The latest study is, perhaps, the least known of the three, both by its authors and by the journal in which it is published. It is the study of Bahat & Kerner, published in the Journal of Novel Phytiotherapies in 2016 (9). They analyzed inter-rater and intra-rater reliability of the SSMP. They recruited a sample of 115 patients with shoulder pain (25 for intra-rater reliability study and 90 for inter-rater reliability study) who were assessed by 3 physiotherapists. They defined a positive test result as greater than 30% improved symptoms as a result of the modification. They used Cohen’s Kappa Coefficient to analyze intra-rater and inter-rater (3 pairs of clinicians). They studied the reliability of each procedure individually and also the reliability of each category of procedures. In the majority of the procedures they obtained a kappa value of less than 0.60. In the inter-reliability study they also found a kappa of less than 0.60 for the majority of procedures, further there was a lot of variability in the kappa value between procedures and also between pairs of raters. The kappa values of less than 0.60 are below the recommendations of Cadogan (10) and Scholtes (11) for the minimum reliability needed for orthopaedic tests for their use in clinical practice, so based upon these recommendations and the results of this study, the SSMP doesn’t seem to have sufficient reliability to recommend its use in clinical practice.
Considerations for future research on the reliability of the SSMP
The SSMP has, as it is described in the literature, some aspects that deserve consideration when planning the design of reliability studies. When Jeremy Lewis proposed it in 2009, he established that (2):
- The initial procedure and the order of the procedures can vary.
- If a procedure results in the complete cessation of symptoms, then the testing process is over.
- If there is only a partial reduction in symptoms, then other component of the SSMP is tested to determine whether a better response is achieved.
- Regarding to the response to the SSMP, we should take into account:
- For a positive response in the symptom criteria, there should be an improvement equal or better than 30%.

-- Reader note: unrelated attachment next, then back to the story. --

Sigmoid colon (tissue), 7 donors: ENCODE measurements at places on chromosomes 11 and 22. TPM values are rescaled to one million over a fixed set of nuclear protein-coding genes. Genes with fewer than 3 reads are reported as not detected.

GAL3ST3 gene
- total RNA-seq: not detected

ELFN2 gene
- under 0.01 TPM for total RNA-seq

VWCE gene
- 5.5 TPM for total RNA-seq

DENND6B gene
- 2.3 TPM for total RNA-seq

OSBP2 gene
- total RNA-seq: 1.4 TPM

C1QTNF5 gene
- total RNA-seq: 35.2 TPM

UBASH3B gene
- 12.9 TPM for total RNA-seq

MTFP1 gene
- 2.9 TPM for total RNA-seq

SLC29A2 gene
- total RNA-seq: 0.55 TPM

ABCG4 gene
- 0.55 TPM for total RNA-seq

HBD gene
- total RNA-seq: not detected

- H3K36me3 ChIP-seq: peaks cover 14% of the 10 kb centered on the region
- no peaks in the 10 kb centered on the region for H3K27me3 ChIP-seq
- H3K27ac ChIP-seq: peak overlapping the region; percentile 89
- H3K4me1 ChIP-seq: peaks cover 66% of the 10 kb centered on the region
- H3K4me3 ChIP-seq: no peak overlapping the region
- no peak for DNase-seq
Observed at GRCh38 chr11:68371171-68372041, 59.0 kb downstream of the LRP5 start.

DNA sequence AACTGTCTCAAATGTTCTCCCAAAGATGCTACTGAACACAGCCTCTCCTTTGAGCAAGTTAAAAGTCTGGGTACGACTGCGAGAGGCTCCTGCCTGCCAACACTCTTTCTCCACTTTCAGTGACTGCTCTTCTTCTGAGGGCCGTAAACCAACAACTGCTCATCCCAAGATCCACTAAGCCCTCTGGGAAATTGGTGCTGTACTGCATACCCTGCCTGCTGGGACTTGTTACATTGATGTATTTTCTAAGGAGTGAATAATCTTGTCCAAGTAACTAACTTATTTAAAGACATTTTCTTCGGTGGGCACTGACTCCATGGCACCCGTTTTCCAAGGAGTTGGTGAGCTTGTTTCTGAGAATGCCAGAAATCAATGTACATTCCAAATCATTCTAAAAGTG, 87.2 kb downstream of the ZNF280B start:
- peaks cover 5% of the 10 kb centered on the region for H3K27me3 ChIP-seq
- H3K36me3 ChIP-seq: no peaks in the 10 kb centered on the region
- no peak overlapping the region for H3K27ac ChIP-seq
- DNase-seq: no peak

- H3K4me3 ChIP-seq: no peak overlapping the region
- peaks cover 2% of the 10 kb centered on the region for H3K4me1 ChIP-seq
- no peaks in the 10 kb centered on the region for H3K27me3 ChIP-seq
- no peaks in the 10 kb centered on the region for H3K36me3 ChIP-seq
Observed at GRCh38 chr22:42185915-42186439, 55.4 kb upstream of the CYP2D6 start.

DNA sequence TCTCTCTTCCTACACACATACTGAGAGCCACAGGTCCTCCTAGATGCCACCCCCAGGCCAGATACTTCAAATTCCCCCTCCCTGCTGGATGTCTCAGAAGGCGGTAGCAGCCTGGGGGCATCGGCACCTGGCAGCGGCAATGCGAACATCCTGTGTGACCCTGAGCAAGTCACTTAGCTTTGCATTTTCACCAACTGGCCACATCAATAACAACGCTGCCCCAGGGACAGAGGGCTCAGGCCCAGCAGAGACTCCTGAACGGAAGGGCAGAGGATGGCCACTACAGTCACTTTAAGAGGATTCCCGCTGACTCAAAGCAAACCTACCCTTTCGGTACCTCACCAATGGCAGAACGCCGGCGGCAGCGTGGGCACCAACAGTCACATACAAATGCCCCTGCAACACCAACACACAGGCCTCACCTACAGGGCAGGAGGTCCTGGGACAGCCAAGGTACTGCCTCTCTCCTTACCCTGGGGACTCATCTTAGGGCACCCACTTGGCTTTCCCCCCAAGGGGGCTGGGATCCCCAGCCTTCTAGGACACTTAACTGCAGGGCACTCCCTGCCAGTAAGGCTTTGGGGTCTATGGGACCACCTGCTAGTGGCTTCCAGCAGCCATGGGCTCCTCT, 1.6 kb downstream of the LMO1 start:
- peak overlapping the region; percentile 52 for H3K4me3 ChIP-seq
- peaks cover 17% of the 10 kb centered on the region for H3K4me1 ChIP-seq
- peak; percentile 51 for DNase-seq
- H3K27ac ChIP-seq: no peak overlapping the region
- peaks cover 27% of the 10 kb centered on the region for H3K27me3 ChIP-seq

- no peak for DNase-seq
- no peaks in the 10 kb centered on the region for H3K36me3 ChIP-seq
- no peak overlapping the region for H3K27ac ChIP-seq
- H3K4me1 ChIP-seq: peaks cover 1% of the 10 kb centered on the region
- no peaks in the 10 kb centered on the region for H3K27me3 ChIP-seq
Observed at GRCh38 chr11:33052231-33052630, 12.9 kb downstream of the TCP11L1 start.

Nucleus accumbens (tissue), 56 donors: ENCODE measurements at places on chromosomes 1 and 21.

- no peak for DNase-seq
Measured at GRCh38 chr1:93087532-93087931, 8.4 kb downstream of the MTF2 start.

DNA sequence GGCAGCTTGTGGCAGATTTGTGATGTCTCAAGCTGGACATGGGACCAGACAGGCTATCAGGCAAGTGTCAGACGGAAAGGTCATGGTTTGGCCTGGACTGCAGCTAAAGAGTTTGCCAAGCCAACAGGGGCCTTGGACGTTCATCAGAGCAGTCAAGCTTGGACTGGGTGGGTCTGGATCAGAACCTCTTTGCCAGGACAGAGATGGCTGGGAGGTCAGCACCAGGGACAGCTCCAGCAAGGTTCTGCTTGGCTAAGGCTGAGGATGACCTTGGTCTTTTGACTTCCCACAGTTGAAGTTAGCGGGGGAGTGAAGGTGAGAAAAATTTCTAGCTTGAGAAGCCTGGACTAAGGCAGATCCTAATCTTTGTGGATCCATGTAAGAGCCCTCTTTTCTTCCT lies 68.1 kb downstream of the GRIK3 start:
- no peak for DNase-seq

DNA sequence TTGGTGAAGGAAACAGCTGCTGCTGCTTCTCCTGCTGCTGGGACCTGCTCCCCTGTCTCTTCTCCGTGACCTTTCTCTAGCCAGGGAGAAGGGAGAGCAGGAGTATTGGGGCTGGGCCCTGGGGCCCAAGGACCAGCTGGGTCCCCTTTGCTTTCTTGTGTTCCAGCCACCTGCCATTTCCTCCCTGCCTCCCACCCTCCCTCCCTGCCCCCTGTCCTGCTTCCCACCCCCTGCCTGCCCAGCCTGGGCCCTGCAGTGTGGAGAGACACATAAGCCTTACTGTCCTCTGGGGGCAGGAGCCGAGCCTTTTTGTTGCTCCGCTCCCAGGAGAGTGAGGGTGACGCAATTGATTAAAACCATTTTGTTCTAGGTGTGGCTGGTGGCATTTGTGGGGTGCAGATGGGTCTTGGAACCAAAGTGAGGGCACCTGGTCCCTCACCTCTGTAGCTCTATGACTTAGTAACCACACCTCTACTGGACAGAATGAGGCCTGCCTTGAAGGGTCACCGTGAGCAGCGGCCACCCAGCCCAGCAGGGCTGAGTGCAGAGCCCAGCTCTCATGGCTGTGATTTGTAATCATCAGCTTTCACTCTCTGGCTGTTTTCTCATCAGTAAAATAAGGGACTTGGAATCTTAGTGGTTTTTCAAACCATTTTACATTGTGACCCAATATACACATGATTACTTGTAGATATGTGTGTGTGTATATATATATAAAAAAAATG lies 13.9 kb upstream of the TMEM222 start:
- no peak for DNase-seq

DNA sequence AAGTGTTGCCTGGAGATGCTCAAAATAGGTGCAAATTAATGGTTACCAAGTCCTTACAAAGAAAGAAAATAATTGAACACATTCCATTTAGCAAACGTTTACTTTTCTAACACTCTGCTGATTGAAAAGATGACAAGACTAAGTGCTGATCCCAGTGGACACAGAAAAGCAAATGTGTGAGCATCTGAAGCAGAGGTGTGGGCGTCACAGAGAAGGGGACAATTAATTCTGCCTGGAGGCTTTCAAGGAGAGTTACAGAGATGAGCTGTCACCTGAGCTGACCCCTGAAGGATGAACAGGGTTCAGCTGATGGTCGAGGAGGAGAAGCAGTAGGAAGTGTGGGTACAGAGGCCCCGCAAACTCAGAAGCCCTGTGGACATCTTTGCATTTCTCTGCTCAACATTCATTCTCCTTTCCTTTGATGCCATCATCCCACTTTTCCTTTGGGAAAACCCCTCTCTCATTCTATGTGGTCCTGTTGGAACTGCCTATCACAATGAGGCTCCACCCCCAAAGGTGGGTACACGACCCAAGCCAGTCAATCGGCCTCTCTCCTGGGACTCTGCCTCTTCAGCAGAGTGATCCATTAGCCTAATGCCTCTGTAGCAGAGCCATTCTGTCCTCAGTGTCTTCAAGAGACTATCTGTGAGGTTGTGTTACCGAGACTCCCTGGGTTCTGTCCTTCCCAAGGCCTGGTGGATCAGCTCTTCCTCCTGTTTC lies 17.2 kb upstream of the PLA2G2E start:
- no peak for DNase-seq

- There should be consistency in the patients response to the SSMP procedure selected, with at least two positive responses in the same session.
- With the SSMP we look for the procedure which produces the greatest relieve in symptomatology, so if one produces a 100% relieve, the testing process is over.
- In addition to the standard procedures described, it is stated that it can also be used a combination of procedures to see if the combination of two procedures that partially alleviates symptomatology produce a total relieve in combination.
Firstly, given that the SSMP is composed of a series of procedures, the studies that aimed to evaluate the reliability of the SSMP should analyze each procedure individually, as Bahat & Kerner did (9).
In second place, it is stated that the initial procedure and the order of them can vary. However, if one of them produces a 100% relieve of symptomatology the SSMP testing process is over, as in the study of Bahat & Kerner. This should be avoided in reliability studies because of the loss of data that could alter the possible results of the reliability of each procedure, making also difficult to control the sample size used to assess each of them, varying the statistical power. It would be more appropriate in research to perform all the procedures in all the patients included in the study despite their response to them because they are not incompatible and although there is a 100% reduction in symptoms with one procedure, it doesn’t mean that the other ones cannot relieve them too.
Thirdly, although a positive response to the SSMP is described in terms of improved symptomatology or range of motion, only the first one has been used in reliability studies (6, 9). It would be more appropriate if clinicians and investigators agreed in the criteria used for a positive response to the SSMP.
Another important point is the elevated number of procedures included in the SSMP. Although in clinical practice all of them are performed continuously, as Meakins et al. (6) and Bahat & Kerner (9) did, it could be that, in order to ensure independency between procedures, there should be a washout period between each procedure assessment and not only between raters. What’s more, as Meakins et al. (6) and Bahat & Kerner (9) says, it would be more appropriate to have longer washouts periods between raters, up to one or several days. Given that the SSMP is a tool for guiding treatment, the response to the procedures should be consistent between different days, if not, it just could serve as a within-session decision making tool with poor clinical utility.
Finally, the clinical recommendations of combining different procedures that produce a partial relieve of symptomatology to see if their combination produces a greater relieve should be avoided in reliability studies until reliability of each procedure on its own is proved.
Based on published research, we cannot ensure the reliability of the SSMP and recommend its use in clinical practice. However, due to the lack of studies and their poor methodology, we cannot make definite statements until more and better studies are published.